Moreton Bay, seen from Moreton Island.
Moreton Bay's waterways will die within 20 years if more isn't done to protect the health of the bay, a leading Australian water scientist has warned.
Water sciences professor at Griffith University Jon Olley made the warning at the release of the 13th annual Healthy Waterways River Health findings on Wednesday.
Despite improvements in some river catchments, the scorecard for Moreton Bay showed the environmental health of the bay had worsened over the past year.
Professor Olley, a member of the Australian Rivers Institute and the Healthy Waterways Scientific Panel, said the health of central bay declined from an A-minus to a C-plus over 12 months, while Bramble Bay, near Redcliffe, dropped from a D grade to a fail grade of F.
"We are killing the bay, yes. It's a big statement to make, but yes, we are slowly killing the bay," he said.
Professor Olley said Moreton Bay would switch from a "seagrass environment" to an "algal environment", with a completely changed marine ecosystem in 20 years if nothing changed.
"Last year I reported that we were surprised as a group of scientists that the seagrass beds and the corals appeared to have improved slightly," he said.
"Well this year I am sorry to report that the seagrass beds and the corals are now showing signs of stress and decline and it is happening because of the large amounts of material that is being delivered to the bay from the catchments.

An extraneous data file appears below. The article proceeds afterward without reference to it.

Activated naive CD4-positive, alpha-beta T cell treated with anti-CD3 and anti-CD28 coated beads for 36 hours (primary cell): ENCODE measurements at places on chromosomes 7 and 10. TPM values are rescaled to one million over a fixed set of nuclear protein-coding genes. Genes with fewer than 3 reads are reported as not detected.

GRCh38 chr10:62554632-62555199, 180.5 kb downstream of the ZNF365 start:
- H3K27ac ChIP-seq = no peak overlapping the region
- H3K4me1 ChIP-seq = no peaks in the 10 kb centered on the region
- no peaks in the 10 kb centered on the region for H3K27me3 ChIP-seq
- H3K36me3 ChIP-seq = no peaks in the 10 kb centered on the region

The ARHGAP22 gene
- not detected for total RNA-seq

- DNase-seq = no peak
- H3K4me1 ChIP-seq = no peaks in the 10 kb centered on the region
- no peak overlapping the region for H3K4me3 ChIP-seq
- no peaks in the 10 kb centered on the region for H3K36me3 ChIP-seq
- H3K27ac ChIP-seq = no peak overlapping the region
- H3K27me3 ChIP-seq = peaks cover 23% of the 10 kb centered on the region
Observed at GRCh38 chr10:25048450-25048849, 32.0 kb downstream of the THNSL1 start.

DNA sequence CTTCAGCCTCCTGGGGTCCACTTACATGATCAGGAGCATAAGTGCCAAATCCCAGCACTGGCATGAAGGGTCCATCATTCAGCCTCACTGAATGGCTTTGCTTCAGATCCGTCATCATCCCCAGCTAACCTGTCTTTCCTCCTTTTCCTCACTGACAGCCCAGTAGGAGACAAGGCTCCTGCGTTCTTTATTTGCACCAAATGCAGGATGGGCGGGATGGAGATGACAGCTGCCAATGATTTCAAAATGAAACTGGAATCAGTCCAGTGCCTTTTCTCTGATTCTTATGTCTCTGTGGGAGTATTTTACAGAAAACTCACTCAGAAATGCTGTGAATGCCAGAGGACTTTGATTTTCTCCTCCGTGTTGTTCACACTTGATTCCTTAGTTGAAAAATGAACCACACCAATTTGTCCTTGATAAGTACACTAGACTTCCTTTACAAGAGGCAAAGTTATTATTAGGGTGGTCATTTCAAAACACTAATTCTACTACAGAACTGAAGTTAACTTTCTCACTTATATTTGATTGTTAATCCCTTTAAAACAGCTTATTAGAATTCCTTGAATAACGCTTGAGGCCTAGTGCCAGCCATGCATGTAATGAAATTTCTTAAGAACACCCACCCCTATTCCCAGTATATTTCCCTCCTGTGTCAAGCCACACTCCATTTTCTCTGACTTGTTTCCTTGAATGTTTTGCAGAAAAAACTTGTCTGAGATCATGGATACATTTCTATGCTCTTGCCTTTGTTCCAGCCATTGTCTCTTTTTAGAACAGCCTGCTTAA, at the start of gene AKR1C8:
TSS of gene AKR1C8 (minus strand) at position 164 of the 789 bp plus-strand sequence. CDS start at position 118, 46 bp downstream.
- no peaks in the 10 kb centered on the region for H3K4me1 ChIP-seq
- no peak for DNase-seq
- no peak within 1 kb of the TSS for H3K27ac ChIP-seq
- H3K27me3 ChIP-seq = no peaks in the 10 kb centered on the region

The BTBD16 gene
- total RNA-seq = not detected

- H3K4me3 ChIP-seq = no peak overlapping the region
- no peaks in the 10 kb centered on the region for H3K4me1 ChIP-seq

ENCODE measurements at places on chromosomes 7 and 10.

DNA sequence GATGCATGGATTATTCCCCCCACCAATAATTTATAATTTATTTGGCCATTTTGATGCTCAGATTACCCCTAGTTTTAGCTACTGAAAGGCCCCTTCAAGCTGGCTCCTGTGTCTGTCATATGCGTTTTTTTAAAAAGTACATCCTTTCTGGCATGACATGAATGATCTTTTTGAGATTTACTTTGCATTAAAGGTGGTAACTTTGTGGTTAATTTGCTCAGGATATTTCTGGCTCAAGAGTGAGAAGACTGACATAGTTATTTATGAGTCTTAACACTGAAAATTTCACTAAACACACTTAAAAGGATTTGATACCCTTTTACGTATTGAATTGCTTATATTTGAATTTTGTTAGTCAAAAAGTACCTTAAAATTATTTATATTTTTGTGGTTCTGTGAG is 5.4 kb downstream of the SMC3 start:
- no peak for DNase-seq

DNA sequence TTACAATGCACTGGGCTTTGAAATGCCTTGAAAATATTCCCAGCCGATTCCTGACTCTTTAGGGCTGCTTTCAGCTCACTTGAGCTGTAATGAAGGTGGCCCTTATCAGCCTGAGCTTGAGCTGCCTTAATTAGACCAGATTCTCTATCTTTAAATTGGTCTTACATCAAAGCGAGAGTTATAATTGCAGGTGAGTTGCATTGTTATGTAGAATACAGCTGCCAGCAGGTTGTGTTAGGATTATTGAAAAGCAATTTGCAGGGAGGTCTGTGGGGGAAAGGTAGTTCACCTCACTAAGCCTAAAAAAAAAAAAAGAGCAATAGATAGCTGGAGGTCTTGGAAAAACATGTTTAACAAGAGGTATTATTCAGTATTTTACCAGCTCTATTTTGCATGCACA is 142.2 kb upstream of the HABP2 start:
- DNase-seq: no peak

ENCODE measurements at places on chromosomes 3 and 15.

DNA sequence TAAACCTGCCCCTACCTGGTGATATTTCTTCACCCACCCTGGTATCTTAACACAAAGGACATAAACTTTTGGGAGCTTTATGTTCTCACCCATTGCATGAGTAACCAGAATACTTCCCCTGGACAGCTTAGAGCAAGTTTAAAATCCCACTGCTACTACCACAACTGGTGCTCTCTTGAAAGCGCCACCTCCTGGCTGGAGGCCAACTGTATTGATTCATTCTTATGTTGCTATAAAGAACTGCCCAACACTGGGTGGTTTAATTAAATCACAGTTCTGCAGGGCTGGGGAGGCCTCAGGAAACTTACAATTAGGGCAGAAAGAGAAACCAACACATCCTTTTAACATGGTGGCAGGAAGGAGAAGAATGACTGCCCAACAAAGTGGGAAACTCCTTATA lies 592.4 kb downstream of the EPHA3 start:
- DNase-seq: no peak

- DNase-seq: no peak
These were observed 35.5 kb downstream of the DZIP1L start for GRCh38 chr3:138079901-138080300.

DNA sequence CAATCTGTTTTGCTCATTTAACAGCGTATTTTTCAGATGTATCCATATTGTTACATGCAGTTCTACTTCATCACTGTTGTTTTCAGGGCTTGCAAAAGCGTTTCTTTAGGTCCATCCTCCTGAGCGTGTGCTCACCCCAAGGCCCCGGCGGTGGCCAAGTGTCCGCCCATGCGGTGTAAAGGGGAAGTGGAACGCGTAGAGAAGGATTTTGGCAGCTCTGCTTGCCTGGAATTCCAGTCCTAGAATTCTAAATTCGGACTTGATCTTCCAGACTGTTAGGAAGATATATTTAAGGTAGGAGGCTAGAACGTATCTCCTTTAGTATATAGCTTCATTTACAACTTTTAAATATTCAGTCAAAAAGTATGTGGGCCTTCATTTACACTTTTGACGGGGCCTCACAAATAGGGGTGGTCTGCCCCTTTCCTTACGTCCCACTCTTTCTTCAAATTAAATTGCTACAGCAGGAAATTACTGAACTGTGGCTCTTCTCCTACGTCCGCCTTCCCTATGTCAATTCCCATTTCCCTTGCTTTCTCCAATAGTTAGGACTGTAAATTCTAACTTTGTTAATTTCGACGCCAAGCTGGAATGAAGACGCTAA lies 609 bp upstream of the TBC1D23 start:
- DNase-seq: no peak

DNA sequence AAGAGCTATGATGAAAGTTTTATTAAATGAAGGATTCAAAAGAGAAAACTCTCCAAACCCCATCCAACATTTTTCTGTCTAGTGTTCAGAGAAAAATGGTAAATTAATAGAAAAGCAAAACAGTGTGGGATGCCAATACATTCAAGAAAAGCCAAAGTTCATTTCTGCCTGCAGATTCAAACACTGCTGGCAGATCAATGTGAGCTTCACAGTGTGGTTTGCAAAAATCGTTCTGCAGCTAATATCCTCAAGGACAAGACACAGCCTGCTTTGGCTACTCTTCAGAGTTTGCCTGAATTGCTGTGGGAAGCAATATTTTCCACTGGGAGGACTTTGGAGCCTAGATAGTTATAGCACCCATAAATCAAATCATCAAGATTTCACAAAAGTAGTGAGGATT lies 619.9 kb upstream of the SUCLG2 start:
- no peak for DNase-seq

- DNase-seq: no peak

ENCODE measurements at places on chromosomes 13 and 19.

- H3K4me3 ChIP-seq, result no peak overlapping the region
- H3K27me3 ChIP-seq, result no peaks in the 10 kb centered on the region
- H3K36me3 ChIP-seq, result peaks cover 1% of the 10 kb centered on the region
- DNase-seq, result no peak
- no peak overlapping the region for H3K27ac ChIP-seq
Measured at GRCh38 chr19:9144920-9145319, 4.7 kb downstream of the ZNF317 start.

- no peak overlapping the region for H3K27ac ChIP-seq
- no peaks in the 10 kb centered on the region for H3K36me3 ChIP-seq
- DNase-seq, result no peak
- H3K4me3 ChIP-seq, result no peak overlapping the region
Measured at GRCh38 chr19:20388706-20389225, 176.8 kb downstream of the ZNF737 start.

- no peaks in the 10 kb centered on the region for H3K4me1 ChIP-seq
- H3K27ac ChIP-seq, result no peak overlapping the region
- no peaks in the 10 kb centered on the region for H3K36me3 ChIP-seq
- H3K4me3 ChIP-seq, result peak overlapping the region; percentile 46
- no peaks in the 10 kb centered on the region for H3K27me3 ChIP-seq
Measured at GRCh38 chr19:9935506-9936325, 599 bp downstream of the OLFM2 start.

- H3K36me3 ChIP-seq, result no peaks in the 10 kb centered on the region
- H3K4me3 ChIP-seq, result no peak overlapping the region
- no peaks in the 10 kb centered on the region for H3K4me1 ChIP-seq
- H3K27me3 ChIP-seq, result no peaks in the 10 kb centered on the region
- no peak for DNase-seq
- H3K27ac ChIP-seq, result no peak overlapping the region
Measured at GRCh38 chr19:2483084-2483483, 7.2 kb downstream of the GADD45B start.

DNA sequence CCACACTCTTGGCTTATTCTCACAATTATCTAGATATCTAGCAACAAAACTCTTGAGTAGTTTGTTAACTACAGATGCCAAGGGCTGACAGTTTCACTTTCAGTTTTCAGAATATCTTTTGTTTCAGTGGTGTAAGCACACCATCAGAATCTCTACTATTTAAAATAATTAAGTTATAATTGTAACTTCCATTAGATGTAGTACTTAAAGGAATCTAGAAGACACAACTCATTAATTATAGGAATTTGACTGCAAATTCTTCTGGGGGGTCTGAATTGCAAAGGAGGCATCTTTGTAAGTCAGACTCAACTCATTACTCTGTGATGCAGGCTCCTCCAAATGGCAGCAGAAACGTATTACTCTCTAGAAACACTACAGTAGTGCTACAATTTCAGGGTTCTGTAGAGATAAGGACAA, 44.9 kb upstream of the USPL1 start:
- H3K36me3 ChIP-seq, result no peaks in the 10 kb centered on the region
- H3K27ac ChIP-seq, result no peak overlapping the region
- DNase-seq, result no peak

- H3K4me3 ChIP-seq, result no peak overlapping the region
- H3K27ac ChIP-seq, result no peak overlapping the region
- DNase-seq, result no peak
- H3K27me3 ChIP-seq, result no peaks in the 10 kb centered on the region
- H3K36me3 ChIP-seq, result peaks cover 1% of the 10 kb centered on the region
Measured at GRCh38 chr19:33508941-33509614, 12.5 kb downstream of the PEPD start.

"We should be concerned about it."
Brisbane City Council is about to start pollution filtration trials in Oxley, Kedron, Norman and Toowong creeks.
But Professor Olley said more needed to be done.
He said he was concerned with mud flowing downstream from the Lockyer Valley as well as coming from constructions sites around Brisbane into Moreton Bay.
Mud is now flowing out to Moreton Bay 10 times as fast as it did before Europeans settled in the region 120 years ago.
"We need to put in place ways of improving the water quality coming out of the stormwater system and monitoring what is coming off construction sites," he said.
Environment Minister Andrew Powell said he was concerned about farmer's topsoil from the Lockyer Valley ending up in Moreton Bay.
Mr Powell also said the Queensland government would fund work by Healthy Waterways to tighten compliance by construction crews to halt soil being eroded from building sites.
"One of the things the government is committing to to providing funding to Healthy Waterways to work with councils around compliance," Mr Powell said, adding some developers were being innovative in controlling erosion.
However Fairfax Media has learned spot checks by Healthy Waterways show just 6 per cent of construction crews meet councils' erosion guidelines. In 2011, it was "zero per cent'.
Professor Olley said there was political will to make the changes.
"We have very good support among some of the senior politicians and I think that the more than people hear about the problems, the more they get behind the program," he said.
Professor Olley said persuading local councils to invest $1 billion to upgrade sewerage plants in the Brisbane Valley was now showing benefits.
"The value in the estuaries that was receiving sewage discharge used to be about seven times above the Queensland water standards," he said.
"They are now about two times the Queensland water standard."
Moreton Bay now supports tourism, industry, fishing and port facilities valued at $5 billion.